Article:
Study Guide

Silas Marner Chapter 3

By George Eliot

Chapter 3

  • But first, let's meet Squire Cass.
  • Squire Cass is the most important man in Raveloe. The farmers have low standards, so they assign him the title "squire" even though he doesn't really deserve it. (Squires traditionally owned lots of land, had a coat of arms, and were related to peers.) Like a real landlord, he collects rent from tenants.
  • Brief historical digression: this is all taking place about the time of the Napoleonic Wars (beginning of the 19th century), which is good for people who own land. The wars finally ended when England, and the Russian winter, put an end to Napoleon's rather successful march across Europe.
  • In Raveloe, what's good for the rich is good for the poor, since the poor get the leftovers of the rich.
  • During the Christmas season, all the rich travel from house to house at each other's parties. Parties at Squire Cass's are the best, because his wife is dead—which means that there's no limit to the food.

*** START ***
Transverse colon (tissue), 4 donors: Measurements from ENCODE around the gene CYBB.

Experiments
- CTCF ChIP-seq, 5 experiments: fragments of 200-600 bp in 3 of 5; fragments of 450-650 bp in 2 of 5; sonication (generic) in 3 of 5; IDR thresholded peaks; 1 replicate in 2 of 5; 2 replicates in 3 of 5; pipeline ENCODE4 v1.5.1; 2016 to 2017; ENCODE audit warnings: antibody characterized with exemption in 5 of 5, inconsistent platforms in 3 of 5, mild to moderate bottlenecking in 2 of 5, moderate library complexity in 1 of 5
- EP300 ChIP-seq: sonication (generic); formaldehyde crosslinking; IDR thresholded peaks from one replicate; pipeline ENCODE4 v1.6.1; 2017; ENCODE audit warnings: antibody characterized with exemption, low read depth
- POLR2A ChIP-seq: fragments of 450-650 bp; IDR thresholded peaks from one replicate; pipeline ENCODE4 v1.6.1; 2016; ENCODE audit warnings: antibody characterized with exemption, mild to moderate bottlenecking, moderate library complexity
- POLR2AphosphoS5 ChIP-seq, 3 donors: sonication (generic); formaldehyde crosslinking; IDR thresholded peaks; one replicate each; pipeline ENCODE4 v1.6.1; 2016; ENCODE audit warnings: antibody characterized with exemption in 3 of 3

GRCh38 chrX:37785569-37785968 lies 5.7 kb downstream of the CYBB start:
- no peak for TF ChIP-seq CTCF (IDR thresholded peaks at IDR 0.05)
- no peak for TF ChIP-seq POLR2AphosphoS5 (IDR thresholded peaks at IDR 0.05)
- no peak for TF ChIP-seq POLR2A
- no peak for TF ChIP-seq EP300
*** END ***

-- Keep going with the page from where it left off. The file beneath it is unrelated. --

• Sadly, the villagers think, his sons are a little wild. Dustan (Dunsey to his friends) likes to drink and gamble, and the older Godfrey seems to be following his example. If only Godfrey would marry Nancy Lammeter! She's a nice girl, thrifty without being cheap.
  • Anyway, it's fifteen years after Silas moved to Raveloe, and now the action is starting. Godfrey stands in a dark parlor with his back to the fire and his hands in his pockets.
  • Dunsey walks in, and Godfrey scowls. (Looks like there's not much brotherly love here.)
  • Both guys are a little drunk. They start to fight. It seems that Godfrey gave some rent money to Dunsey rather than handing it over to his father. Why doesn't Godfrey just rat his brother out? Because Dunsey might rat him out. Godfrey's married already—and his wife, Molly Farren, is a drunk. (We sense a theme.)
  • So Dunsey tells Godfrey to get the money himself, nagging at him to borrow or to sell his horse until Godfrey threatens to just come clean to their father.
  • Godfrey's got a big strong body but a weak mind, and he can't decide what to do. He's afraid to lose Nancy Lammeter, but the only solution he can come up with is enlistment in the army. Dunsey comes up with a potentially less lethal option. He offers to sell the horse for him, and Godfrey agrees.
  • As miserable as Godfrey is, he'd be more miserable if his secret came out. Nancy would reject him, and (worse!) his father would disinherit him.